of place-the-first-tick-in-the-not-bad-column department
Last week, Reuters broke near-news that Clearview had donated its technology to the war effort in Ukraine. According to statements made only by the company and its CEO, Hoan Ton-That, the Ukrainian government was using Clearview’s database of 10 billion facial images (all retrieved for free from the open web) to identify dead bodies, report Russian traitors within their midst, and (one way or another) combat misinformation.
A verification of Clearview’s claims has finally arrived. And that only confirms a third of the facial recognition technology company’s claims. And it may be generous to call it “a third”. (h/t Michael Vario)
Ukraine is using facial recognition software to identify the bodies of Russian soldiers killed in action and to trace their families to notify them of their deaths, Ukraine’s deputy prime minister told Reuters.
The reality is far more compassionate than the self-serving Clearview press release that was reported without skepticism by Reuters. Clearview said its AI would be used to identify Russian soldiers, giving the impression that this would lead to retaliatory acts by Ukrainian fighters. Instead, the government is using AI in the best possible way: to identify soldiers sent for Vladimir Putin’s mad dash so their families can properly mourn their fallen and (hopefully) direct their anger at the government. shit who determined that this sacrifice was necessary. .
Don’t get me wrong: Clearview is still super shitty. That he temporarily dressed in yellow and blue doesn’t change that. Clearview could have offered his AI to a number of war-torn nations, but did nothing until he found a socially acceptable battlefield that involved mostly white combatants before committing his dormant largesse. . Like any other facial recognition AI, the software works best when it has white male faces to work with and this battle between Ukraine and Russia is loaded with the kind of faces this technology is designed to handle.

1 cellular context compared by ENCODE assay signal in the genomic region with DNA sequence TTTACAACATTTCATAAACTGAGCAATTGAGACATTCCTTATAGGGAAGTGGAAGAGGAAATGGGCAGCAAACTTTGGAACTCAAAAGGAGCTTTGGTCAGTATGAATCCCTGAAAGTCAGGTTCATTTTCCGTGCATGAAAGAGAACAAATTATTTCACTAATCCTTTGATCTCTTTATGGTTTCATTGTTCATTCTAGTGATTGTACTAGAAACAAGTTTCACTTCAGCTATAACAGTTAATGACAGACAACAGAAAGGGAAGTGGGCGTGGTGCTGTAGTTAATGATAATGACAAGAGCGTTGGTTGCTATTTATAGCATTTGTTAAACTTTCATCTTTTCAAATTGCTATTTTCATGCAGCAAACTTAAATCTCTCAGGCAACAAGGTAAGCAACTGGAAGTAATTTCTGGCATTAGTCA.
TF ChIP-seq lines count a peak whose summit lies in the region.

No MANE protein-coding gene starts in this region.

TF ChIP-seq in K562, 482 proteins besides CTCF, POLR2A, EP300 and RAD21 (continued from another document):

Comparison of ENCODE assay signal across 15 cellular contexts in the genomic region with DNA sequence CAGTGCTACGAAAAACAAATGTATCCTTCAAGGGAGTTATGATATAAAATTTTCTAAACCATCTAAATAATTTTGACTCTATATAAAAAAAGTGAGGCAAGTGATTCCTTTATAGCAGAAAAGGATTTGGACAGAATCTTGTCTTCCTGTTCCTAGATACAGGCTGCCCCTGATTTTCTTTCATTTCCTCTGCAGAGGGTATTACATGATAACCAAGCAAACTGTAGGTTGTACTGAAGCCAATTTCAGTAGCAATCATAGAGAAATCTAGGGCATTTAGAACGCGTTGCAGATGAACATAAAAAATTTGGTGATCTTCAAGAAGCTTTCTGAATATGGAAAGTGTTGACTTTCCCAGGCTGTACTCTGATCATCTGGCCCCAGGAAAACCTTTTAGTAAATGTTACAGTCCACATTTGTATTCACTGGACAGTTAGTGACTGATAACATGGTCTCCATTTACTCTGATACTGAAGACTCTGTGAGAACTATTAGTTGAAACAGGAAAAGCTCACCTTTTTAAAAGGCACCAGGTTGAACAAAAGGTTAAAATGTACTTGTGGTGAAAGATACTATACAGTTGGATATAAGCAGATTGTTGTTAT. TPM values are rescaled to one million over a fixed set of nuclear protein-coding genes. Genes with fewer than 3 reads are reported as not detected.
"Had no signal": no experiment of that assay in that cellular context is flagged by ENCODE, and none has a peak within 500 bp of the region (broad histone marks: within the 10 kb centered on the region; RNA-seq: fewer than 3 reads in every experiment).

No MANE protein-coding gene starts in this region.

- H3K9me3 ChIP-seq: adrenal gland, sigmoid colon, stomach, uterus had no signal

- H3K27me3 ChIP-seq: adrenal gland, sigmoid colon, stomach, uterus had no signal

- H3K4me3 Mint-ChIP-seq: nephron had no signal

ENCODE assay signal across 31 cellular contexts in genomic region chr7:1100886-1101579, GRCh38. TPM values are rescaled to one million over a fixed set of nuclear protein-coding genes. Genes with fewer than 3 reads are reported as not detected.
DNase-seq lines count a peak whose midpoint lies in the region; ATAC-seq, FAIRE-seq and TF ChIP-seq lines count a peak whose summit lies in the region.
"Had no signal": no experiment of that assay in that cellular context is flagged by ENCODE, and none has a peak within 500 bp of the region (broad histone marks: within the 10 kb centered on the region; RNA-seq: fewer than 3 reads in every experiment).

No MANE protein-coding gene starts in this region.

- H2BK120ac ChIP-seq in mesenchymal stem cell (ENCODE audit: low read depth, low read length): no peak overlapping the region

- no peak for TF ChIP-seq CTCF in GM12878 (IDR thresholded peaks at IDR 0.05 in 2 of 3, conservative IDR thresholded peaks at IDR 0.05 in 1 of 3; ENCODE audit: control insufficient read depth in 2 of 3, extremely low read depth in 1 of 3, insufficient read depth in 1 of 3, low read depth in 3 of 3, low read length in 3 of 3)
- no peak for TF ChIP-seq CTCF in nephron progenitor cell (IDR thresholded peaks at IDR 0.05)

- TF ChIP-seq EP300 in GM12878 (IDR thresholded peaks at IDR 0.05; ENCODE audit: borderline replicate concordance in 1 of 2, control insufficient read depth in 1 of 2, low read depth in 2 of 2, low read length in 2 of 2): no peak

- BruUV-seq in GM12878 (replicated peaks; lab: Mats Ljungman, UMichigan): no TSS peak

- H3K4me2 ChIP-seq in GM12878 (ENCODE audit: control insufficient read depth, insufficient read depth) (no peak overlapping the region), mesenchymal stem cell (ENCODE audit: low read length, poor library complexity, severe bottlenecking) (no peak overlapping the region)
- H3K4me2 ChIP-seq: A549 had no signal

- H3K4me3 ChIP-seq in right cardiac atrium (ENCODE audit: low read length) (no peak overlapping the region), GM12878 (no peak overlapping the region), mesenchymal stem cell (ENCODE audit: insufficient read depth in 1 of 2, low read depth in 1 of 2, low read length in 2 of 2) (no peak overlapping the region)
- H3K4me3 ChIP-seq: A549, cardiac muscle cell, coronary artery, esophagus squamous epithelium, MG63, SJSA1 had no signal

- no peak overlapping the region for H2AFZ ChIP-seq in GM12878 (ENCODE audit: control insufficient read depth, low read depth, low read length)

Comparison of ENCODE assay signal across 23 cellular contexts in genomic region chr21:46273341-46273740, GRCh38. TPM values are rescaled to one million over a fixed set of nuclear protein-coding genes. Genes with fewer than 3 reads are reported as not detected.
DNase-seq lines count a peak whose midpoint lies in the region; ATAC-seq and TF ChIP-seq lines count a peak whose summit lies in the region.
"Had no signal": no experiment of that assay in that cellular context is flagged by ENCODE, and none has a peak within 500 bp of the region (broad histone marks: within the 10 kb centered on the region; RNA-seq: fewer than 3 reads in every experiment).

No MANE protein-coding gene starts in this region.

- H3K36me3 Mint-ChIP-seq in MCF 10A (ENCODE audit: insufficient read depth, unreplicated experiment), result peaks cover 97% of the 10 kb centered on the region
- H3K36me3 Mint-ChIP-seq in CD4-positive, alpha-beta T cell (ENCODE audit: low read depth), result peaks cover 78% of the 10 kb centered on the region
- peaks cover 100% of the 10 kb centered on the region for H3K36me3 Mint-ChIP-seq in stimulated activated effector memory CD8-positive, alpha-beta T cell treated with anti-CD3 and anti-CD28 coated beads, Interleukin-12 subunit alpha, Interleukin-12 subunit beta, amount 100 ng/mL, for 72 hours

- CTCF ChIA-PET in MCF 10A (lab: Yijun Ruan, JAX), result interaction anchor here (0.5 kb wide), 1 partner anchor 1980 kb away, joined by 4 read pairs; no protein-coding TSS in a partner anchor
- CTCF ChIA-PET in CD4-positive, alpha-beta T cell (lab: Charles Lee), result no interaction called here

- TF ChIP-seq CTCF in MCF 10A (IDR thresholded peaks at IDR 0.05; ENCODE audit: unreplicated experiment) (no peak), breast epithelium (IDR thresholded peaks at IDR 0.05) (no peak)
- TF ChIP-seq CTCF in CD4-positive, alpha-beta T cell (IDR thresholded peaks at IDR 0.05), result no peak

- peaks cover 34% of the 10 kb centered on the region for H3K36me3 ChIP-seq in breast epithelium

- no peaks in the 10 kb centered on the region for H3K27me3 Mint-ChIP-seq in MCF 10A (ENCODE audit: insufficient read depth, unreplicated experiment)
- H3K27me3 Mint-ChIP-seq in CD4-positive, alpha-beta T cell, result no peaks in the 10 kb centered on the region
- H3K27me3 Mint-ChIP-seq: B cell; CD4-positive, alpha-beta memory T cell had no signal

At least this effort could produce better estimates of Ukraine’s death toll. The Russian government has not updated its toll on the war in Ukraine since March 2. At that time he claimed to have lost only 498 soldiers. Ukrainian government estimates put the number of dead Russian soldiers somewhere north of 15,000.
Ukraine – although invaded by a megalomaniac despot – continues to retain its humanity. He has created an online portal that Russian families can use to search for information about relatives involved in this war. Using this portal, Russians can claim the bodies of dead fighters, which the Ukrainian government seems to believe is the least it can do when attacked by a former KGB shitlord who doesn’t understand why non-Russian countries would resist his brutality. , missile openings.
The downside here is that while the intent may be pure, the technology is imperfect.
Richard Bassed, head of the department of forensics at Monash University in Australia, said fingerprints, dental records and DNA remain the most common ways to confirm a person’s identity.
But veiled eyes and wounded, expressionless faces potentially make facial recognition unreliable on the dead, said Bassed, who has researched the technology.
But the effort continues. The Ukrainian government has been far more compassionate and aware of the limitations of technology than its temporary benefactor. The fact that the Ukrainian government chose to use Clearview’s AI to reunite Russians with their deceased loved ones reflects only one side: the Ukrainian government. Clearview never even suggested that option as he was busy blowing his own horn last week. Clearview is still garbage. That a single entity chose to use it for good doesn’t change anything.
Filed Under: facial recognition, russia, soldiers, ukraine
Companies: clearview, clearview ai